Nawal managed to open a new door of hope for Asmaa and her daughters. Nawal and her CSO helped Asmaa pay back her installments and she was released from prison after 4 years.

Nawal doesn’t only focus on female prisoners and their children while they are in prison; she also works with them after their release. Her main aim as she explains is “to prevent them from being criminals again. Society can’t afford losing another member again”.

After her release from prison, Fatma S. opened a small kiosk; however, she didn’t have the necessary funds to buy any goods. With the help of Nawal, she managed to take a loan without any interest in order to buy the goods she needed to open the kiosk and start a new chapter in her life.

Nawal capitalized on the fact that she is a well-known novelist and journalist to advocate for the cause and to change the perspective of the public towards those female prisoners to reduce their social stigma. Nawal wrote a lot of articles and published them in many national newspapers and magazines during the last 23 years. Nawal has also spoke about female prisoners and their children’s problems on many TV and radio programs.

Nawal’s CSO launched “Eyoun El Moustakbal”, a magazine that translates as “Eyes of the Future,” as another form of outreach to change ideologies of the public and reach policy makers. The women in prison can edit and write their own stories and come up with their own ideas they would like to publish. These stories are published in print and online in an effort to provide a broader window of opportunity for the inmates to communicate with the outside world and reduce the negative stigma imposed on them.

Away from the prison, Nawal is currently lobbying for enhancing and refining the laws and regulations for poverty prisoners and their children. Her efforts succeeded when Field Marshal Abdlelfattah Al-Sisi announced that the Egyptian armed forces will pay the outstanding loans to release female poverty prisoners. She is currently waiting for the parliamentary elections to take concrete action steps but until the elections take place, she is using media to create awareness and to reduce the social stigma.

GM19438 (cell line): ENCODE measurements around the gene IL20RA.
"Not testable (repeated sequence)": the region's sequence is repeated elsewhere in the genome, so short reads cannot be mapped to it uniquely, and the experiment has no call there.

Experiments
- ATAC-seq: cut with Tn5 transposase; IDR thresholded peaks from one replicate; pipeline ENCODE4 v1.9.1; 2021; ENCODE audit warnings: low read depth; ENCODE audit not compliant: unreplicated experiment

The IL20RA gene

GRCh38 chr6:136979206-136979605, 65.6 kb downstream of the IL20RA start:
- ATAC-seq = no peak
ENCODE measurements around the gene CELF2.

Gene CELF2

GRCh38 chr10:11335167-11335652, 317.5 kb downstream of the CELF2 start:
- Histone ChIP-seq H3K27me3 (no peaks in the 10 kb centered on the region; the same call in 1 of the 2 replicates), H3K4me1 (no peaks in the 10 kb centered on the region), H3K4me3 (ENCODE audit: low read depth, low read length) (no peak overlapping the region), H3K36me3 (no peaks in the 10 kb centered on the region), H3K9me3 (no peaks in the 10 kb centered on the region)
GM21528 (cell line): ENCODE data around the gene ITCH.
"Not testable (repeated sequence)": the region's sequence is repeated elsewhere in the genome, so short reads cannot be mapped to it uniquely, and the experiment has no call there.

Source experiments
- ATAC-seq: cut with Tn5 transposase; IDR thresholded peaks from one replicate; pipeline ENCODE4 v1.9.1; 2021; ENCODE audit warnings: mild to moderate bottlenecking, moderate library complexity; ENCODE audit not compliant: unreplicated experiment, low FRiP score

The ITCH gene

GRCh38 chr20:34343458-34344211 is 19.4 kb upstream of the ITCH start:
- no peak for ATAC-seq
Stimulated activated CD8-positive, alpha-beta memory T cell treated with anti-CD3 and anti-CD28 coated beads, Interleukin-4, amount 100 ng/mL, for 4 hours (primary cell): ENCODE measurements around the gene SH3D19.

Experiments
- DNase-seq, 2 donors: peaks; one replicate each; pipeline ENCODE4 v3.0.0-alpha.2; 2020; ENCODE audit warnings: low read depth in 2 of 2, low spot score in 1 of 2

As a result of all her great work, Nawal has received international recognition for her efforts. In 2013, Nawal was nominated for the HiiL Innovating Justice Award – which was launched by the Dutch Ministry of Foreign Affairs. The award was dedicated for social entrepreneurs who work in the field of human rights.

In 2014, Nawal was chosen among the nine finalists in the Ashoka Changemakers Competition “Women Powering Work: Innovations for Economic Equality”. The competition- which was organized by Ashoka and General Electric- was an online competition in search of innovative solutions that will advance economic opportunities for women in Middle East, North Africa, Turkey and Pakistan.

Currently, Nawal is working on the “the integration and reducing social stigma project for female prisoners and their children”. She has recently signed an agreement with Drosos Foundation and a protocol with the Egyptian Prisons Authority to build a special place in Qanater prison to host workshops for female prisoners who will soon be released, in order for them to learn certain skills to help them acquire jobs or start their own business once they are released.

In parallel to the workshops, Nawal will start huge, nationwide campaigns to reduce the social stigma of poverty prisoners and to help their integration back into society once they are released.